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    Thirty-three Soldiers of 'Black Lions' battalion inducted into NCO Corps

    Thirty-three Soldiers of 'Black Lions' Battalion Inducted Into NCO Corps

    Photo By Sgt. Shantelle Campbell | Thirty-three non-commissioned officers of the 1st Battalion, 28th Infantry Regiment...... read more read more

    BALAD, Iraq – Thirty-three Soldiers of the 1st Battalion, 28th Infantry Regiment, 4th Infantry Brigade Combat Team, 1st Infantry Division, out of Fort Riley, Kan., were inducted into the Noncommissioned Officer Corps, May 17, during the battalion's NCO Induction Ceremony at Joint Base Balad.

    New NCOs from each company in the battalion were formally inducted into an elite corps of non-commissioned officers who have proudly and continually served as the "backbone" of the Army.

    Command Sgt. Maj. Rodney Lewis, the 'Black Lions' top non-commissioned officer was the guest speaker of the ceremony and gave the inductees words of encouragement and emphasized the importance of becoming an NCO.

    "They are at the forefront of what those [younger] Soldiers expect and there is no hiding of what they do," said Milford, Kan., native about his new NCOs. "They have to understand that they have to lead from the front and lead by example every day – there are no short-cuts, and there is professionalism – always."

    During the ceremony, each Soldier was recognized and introduced by their respective first sergeants. Then, the moment came when 33 'Black Lions' crossed over the threshold and officially became a part of the Corps of NCOs.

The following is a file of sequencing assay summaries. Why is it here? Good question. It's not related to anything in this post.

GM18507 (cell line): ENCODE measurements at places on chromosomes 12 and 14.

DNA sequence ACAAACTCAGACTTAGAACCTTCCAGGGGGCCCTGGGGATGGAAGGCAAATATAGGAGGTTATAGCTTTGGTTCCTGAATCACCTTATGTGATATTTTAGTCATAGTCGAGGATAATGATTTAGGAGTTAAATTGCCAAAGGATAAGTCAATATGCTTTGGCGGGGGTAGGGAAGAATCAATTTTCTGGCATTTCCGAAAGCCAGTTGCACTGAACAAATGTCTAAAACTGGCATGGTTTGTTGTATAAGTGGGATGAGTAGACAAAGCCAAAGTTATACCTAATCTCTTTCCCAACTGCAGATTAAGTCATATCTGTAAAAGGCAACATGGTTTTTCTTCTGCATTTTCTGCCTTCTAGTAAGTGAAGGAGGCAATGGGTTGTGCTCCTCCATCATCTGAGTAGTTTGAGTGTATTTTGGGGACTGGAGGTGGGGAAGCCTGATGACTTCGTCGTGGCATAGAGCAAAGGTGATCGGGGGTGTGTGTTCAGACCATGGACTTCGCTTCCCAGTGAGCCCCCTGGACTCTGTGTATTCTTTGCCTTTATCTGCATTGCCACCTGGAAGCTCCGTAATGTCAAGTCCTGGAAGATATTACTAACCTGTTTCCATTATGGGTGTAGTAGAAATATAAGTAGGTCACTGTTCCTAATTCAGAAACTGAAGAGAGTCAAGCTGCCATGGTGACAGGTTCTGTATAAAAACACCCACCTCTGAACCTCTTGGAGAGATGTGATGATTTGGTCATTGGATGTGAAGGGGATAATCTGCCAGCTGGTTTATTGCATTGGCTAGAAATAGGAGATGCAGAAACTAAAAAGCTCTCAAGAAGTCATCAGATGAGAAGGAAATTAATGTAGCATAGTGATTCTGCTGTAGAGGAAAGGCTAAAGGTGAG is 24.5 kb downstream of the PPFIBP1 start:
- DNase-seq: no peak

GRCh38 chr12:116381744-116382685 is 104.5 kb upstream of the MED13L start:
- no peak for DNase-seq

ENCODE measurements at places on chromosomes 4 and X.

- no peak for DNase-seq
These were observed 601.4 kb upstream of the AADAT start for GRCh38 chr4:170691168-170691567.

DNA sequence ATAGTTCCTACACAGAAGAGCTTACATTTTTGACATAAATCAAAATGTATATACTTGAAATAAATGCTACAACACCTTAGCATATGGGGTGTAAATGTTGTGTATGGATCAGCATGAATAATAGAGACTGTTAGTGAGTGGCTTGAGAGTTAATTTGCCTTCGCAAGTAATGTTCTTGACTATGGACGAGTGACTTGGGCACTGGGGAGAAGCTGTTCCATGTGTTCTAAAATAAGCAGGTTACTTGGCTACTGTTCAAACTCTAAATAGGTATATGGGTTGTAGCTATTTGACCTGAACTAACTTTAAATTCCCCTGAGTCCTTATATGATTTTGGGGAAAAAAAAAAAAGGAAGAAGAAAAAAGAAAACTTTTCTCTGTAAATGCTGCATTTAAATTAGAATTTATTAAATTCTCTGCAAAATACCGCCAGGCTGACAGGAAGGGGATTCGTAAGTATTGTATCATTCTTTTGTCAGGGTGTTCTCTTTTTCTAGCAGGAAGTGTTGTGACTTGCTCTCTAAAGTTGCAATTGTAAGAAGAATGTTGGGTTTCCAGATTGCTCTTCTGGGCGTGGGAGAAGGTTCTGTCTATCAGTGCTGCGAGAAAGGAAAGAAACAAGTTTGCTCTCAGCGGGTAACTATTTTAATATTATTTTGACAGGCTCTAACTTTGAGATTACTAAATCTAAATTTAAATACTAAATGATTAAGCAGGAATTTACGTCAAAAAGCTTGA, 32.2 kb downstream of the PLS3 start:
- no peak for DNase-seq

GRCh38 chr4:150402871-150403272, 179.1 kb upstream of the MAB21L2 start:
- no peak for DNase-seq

"Today was a special day for me," said Lewis. "Most of these Soldiers who were inducted into the NCO Corps reported to this unit as a private … They showed up when we started to form this brigade. They were some of the first Soldiers who were in this battalion when we reactivated in January of 2006, and they deployed with us in the surge. They are a part of this team. It's like watching my own children grow up and take that next step."

    "It's a proud moment for me and this organization," he concluded.

    Sgt. Woodrow Wilson of Fayetteville, N.C., a combat medic with Headquarters and Headquarters Company, 1-28 Inf., said being inducted into the NCO Corps gave young leaders a moment to truly be recognized for their achievements and said being inducted while in Iraq made the moment even more special.

    "Now, my name will go down in history as being a part of the 1-28 Infantry, 'Black Lions,'" said Wilson. "Anyone can get inducted in the States, but being able to do that here, in theater, during the middle of a combat zone – it's a great thing."



    Date Taken: 05.17.2010
    Date Posted: 05.23.2010 02:55
    Story ID: 50113
    Location: JOINT BASE BALAD, IQ 

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